Staring into the black hole of my memory, I faintly recalled sitting in a pub near Victoria station slamming down umpteen pints of Guinness and large Jameson chasers. Now here I lay. I made it on to my hands and knees, blinked at the world around me, and shuddered with relief when I realised I was a mile down the road from home.

Somehow, I had managed to cross a vast swathe of London. For all I knew, I had tripped through a rift in the fabric of space and time, but it seems more likely that, guided by the mystical forces that frequently watch over drunks, I traversed a couple of lines on the Underground, missed my suburban stop and got out at the next one down the line before falling to the pavement, where I had lain for an unknown period. This is speculation, though, because those few hours of my life are a void.

Some of that mile home I crawled on my hands and knees, some I stumbled sideways, hands scrabbling at walls, lampposts and hedges for support. I may have shed a tear or two – frozen to the bone and feeling broken, I wasn’t sure I’d make it home. I was relieved enough when I finally lurched through my front door to take a large whiskey before dropping back into that deep inner darkness.

This is not the beginning of a drunkalogue. It is a tale of sobriety.

That night was just one blackout among many over 35-odd years of remorseless drinking, but it was my last; my last blackout but not my last drink, because I carried on for another month or so.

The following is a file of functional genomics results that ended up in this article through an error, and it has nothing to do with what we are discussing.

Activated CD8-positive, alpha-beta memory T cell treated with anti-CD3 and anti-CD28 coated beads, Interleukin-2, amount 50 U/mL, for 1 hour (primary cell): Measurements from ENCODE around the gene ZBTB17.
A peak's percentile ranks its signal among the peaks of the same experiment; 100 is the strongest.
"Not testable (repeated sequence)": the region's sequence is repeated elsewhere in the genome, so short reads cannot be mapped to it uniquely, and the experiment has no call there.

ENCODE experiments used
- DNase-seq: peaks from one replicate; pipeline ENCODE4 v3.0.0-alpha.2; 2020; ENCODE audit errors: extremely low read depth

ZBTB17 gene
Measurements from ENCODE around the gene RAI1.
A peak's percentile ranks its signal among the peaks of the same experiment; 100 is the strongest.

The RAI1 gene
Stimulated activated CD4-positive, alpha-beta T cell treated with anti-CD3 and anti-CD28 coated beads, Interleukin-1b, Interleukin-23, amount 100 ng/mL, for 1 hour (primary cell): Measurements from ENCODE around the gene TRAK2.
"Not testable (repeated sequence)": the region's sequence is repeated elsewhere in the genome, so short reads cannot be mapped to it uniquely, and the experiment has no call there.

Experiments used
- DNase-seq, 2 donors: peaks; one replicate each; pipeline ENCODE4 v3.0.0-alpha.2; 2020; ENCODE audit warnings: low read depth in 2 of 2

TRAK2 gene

Towards the end of those final weeks, I played the cruel trick – not for the first time – of passing out so deeply one evening that my wife and son, unable to detect any obvious signs of life in me in the morning, were considering whether to dial the dreaded three digits when my eyes flickered open and I blinked back from the abyss. This was not precisely a blackout, but it felt like something worse – like a premonition, as if the Reaper had breathed dank breath on to the back of my neck.

I had been warned and I knew, with a sense of certainty I had never experienced before, that it was time either to pay attention or prepare for the end.

And so to my first Alcoholics Anonymous meeting. It felt like a desperate measure but also inevitable. I had known for many years that I had a problem, (more…)

Donald Trump? Brexit? Whatever. Try this meditation to put things into perspective

Dance of Shiva